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The hospitality industry ought to give the government credit for the generous support it received during Covid

The hospitality industry ought to give the government credit for the generous support it received during Covid
4 min read

As we emerge from the Covid pandemic I think we can all agree that this has been the most extraordinary time in most of our lives – and in the life of our nation. There will be many lessons to be learned.

I am the chief executive of the Association of Conservative Clubs, the second largest members’ clubs’ organisation in the UK with around 800 clubs trading as Conservative or Constitutional Clubs across the country. So, I speak not just as a Tory politician, but as someone who is deeply involved in the members’ social club sector, one of the sectors that make up the hospitality industry. Like other businesses that offer food, drinks, and entertainment, we have suffered because of lockdown measures and the difficult trading conditions that resulted from local restrictions as we tried to manage the spread of Covid.  

I understand that in a crisis, people and businesses look to the government to wrap the arms of the state around them and protect them, as far as is possible, from the worst impacts of a national – and indeed global – health crisis. This government has done so – to the tune of some £400 billion. I can think of no industry that has benefitted more from the largesse of the taxpayer over the past two years than the UK’s hospitality industry. So, it is with more than a little disappointment that I read the sadly predictable laments of industry commentators and leaders that the Chancellor’s spring statement didn’t leave the 12.5 per cent VAT rate in place.

There is little incentive for government to splash taxpayers’ largesse upon an industry if all it gets back is criticism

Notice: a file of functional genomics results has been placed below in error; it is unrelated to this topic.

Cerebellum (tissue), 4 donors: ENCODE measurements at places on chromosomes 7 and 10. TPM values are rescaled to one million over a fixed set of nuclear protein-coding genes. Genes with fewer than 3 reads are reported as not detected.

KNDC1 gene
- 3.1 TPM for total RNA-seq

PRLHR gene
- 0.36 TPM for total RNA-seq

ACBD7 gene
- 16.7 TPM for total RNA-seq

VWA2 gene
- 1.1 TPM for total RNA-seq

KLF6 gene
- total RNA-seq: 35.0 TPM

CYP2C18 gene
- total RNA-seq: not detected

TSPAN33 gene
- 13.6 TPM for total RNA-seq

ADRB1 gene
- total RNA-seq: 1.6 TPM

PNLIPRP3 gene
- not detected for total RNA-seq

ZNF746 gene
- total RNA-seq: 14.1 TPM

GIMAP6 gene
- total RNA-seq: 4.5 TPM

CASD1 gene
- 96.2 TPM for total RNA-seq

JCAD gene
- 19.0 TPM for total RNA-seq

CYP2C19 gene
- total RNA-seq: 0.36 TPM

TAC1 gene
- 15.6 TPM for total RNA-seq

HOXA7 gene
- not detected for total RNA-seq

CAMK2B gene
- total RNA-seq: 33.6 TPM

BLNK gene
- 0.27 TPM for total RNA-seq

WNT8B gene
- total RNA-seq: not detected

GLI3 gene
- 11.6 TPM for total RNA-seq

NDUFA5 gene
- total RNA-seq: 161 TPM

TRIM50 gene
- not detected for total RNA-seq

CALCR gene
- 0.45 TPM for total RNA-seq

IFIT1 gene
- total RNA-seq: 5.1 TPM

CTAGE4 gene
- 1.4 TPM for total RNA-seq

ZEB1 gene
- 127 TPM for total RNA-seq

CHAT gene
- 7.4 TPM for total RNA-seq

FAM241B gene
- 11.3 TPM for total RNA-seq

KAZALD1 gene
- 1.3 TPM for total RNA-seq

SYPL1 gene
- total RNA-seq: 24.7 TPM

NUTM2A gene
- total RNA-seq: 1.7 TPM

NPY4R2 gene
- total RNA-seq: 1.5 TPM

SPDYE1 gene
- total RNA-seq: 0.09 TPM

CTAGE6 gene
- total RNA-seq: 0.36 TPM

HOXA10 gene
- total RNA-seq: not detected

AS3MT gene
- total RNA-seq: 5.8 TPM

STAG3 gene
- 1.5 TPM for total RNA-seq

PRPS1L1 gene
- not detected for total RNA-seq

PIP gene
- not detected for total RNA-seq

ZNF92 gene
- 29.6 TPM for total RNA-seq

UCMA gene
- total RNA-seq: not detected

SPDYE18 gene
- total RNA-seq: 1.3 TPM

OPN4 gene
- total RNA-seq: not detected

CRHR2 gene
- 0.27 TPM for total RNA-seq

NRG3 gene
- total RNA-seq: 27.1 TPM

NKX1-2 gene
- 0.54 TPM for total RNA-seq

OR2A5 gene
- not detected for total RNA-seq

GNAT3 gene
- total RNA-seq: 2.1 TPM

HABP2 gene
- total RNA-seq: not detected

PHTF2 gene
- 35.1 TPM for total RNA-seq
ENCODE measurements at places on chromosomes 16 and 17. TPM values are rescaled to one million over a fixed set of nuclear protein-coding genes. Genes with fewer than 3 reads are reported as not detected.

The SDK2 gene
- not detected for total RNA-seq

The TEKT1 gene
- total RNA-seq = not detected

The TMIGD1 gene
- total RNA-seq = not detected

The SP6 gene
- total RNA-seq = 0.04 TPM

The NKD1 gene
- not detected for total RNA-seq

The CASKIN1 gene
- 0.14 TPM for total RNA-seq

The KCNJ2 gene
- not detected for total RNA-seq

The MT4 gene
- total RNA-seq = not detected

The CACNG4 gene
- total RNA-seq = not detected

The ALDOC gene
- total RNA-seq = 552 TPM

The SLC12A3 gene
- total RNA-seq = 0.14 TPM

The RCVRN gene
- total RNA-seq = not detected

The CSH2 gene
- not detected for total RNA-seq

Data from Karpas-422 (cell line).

I understand that everyone fights their corner and wants what is best for their business, sector, or industry but I urge a little perspective here. I do not of course expect everyone to thank the government for what they have done; but they could and should at least thank the taxpayer. The funds that have been devolved upon the hospitality industry are not government money – the government doesn’t have any money – it is taxpayers’ money. Much of the funding that has been made available is borrowed money and will have to be repaid by future taxpayers.

During the pandemic our industry received: 100 per cent business rate relief from April 2020; closed business lockdown payments of between £4,000 to £9,000 from April 2021; local restrictions support grants for closed premises of between £1,334 to £3,000 per month depending on rateable value and for premises that remained open between £934 and £2,100 per month. The “Eat Out To Help out” scheme; the furlough scheme; the ability to reclaim statutory sick pay; VAT reduced – first to 5 per cent, then raised to 12.5 per cent. Commercial tenants were protected from eviction if they couldn’t pay their rent during lockdown or restricted trading.

In December last year, the Chancellor announced a £1 billion support package for businesses across the UK. For hospitality businesses in England this meant one-off grants of up to £6,000 per premises, plus more than £100 million discretionary funding made available to local authorities to support other businesses. Oh, and not forgetting – the ongoing 50 per cent reduction in business rates for the next 12 months and the rise in employer National Insurance (NI) rates announced in the spring statement.

Many businesses have more cash in the bank than they did at the start of the pandemic and net cash deposits for all hospitality businesses have risen by around £7 billion (40 per cent), while small and medium sized businesses in hospitality have seen their cash deposits rise by an average of £2 billion (79 per cent). Fewer businesses have become insolvent, with insolvencies running 25 per cent lower than pre-pandemic levels, and staff vacancies are 50 per cent above pre-pandemic levels.

I urge our hospitality industry to accept that government cannot provide all the help that is needed to everyone, all the time. An acknowledgement of what the hospitality industry has received because of government decision-making would go a long way to ensuring the continuity of that support.

Spending decisions are political decisions, and there is little incentive for government to splash taxpayers’ largesse upon an industry if all it gets back is criticism that it isn’t enough and is never enough.

 

Lord Smith of Hindhead is a Conservative peer. 

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